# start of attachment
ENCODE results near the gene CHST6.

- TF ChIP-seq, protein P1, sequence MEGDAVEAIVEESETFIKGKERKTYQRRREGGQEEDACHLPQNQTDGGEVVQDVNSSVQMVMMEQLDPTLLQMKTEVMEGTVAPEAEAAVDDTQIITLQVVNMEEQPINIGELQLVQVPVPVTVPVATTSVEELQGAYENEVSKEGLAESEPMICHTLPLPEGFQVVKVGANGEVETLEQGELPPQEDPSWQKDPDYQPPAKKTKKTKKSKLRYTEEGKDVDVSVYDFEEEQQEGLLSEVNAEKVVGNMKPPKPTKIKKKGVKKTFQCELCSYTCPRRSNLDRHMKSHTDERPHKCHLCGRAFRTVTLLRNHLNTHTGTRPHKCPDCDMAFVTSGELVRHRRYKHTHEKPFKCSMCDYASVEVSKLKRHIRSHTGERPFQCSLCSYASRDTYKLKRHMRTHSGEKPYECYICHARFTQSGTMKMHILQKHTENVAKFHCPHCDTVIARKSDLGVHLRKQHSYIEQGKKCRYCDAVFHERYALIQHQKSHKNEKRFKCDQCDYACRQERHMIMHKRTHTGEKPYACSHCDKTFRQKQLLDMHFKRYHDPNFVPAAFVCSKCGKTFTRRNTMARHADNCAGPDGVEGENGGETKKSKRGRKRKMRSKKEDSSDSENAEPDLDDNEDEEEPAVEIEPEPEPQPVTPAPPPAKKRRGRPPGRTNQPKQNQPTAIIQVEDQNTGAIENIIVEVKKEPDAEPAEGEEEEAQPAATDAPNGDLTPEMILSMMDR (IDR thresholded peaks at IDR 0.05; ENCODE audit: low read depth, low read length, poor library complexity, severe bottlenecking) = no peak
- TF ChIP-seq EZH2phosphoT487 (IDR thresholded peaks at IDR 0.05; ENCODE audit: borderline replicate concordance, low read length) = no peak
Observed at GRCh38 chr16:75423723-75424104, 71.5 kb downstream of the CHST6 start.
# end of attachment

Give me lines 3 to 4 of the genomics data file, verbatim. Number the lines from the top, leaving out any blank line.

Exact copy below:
- TF ChIP-seq EZH2phosphoT487 (IDR thresholded peaks at IDR 0.05; ENCODE audit: borderline replicate concordance, low read length) = no peak
Observed at GRCh38 chr16:75423723-75424104, 71.5 kb downstream of the CHST6 start.